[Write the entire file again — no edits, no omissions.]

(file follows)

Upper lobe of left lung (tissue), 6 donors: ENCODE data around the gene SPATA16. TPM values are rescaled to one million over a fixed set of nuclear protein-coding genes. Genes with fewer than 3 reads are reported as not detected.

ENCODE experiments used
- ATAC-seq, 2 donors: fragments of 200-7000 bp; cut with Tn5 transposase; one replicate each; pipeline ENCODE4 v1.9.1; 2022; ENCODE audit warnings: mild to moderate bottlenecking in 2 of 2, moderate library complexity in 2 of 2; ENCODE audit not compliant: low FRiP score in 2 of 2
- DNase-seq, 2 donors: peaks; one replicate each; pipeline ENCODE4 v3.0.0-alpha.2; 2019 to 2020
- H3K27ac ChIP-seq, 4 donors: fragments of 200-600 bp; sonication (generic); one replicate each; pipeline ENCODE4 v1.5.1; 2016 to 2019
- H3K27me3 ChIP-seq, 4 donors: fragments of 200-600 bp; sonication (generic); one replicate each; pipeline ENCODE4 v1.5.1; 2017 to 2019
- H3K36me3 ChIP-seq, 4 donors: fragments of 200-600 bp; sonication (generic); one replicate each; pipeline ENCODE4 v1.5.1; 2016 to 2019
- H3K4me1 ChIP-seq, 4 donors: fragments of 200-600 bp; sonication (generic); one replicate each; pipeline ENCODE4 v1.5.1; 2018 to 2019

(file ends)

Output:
Upper lobe of left lung (tissue), 6 donors: ENCODE data around the gene SPATA16. TPM values are rescaled to one million over a fixed set of nuclear protein-coding genes. Genes with fewer than 3 reads are reported as not detected.

ENCODE experiments used
- ATAC-seq, 2 donors: fragments of 200-7000 bp; cut with Tn5 transposase; one replicate each; pipeline ENCODE4 v1.9.1; 2022; ENCODE audit warnings: mild to moderate bottlenecking in 2 of 2, moderate library complexity in 2 of 2; ENCODE audit not compliant: low FRiP score in 2 of 2
- DNase-seq, 2 donors: peaks; one replicate each; pipeline ENCODE4 v3.0.0-alpha.2; 2019 to 2020
- H3K27ac ChIP-seq, 4 donors: fragments of 200-600 bp; sonication (generic); one replicate each; pipeline ENCODE4 v1.5.1; 2016 to 2019
- H3K27me3 ChIP-seq, 4 donors: fragments of 200-600 bp; sonication (generic); one replicate each; pipeline ENCODE4 v1.5.1; 2017 to 2019
- H3K36me3 ChIP-seq, 4 donors: fragments of 200-600 bp; sonication (generic); one replicate each; pipeline ENCODE4 v1.5.1; 2016 to 2019
- H3K4me1 ChIP-seq, 4 donors: fragments of 200-600 bp; sonication (generic); one replicate each; pipeline ENCODE4 v1.5.1; 2018 to 2019